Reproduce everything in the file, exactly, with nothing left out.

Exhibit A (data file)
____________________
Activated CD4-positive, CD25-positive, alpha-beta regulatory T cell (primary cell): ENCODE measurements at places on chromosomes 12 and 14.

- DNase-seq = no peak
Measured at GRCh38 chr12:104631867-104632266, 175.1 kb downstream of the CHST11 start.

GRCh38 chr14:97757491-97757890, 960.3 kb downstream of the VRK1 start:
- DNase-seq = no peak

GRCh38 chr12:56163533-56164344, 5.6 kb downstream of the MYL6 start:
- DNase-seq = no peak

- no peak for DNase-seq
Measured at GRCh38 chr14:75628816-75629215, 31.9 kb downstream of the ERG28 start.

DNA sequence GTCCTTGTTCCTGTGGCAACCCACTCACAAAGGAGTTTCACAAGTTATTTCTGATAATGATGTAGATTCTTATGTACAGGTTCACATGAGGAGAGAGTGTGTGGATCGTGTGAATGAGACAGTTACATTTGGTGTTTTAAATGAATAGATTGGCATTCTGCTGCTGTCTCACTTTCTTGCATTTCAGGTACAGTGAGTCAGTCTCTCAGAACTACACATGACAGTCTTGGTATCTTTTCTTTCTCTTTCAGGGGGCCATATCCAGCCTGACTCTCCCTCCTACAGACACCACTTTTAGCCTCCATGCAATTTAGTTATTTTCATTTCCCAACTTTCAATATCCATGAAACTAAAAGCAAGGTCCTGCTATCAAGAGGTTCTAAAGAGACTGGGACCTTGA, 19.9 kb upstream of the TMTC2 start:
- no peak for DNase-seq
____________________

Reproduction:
Activated CD4-positive, CD25-positive, alpha-beta regulatory T cell (primary cell): ENCODE measurements at places on chromosomes 12 and 14.

- DNase-seq = no peak
Measured at GRCh38 chr12:104631867-104632266, 175.1 kb downstream of the CHST11 start.

GRCh38 chr14:97757491-97757890, 960.3 kb downstream of the VRK1 start:
- DNase-seq = no peak

GRCh38 chr12:56163533-56164344, 5.6 kb downstream of the MYL6 start:
- DNase-seq = no peak

- no peak for DNase-seq
Measured at GRCh38 chr14:75628816-75629215, 31.9 kb downstream of the ERG28 start.

DNA sequence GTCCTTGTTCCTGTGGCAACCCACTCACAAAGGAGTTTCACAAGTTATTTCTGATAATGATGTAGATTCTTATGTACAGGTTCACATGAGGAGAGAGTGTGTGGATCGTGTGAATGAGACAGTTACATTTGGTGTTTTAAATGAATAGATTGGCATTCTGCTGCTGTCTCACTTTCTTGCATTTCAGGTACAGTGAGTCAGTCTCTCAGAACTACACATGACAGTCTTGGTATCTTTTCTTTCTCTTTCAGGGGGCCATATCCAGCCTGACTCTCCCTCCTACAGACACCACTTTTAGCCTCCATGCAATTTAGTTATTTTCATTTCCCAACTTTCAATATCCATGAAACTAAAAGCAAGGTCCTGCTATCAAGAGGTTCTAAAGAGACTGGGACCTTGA, 19.9 kb upstream of the TMTC2 start:
- no peak for DNase-seq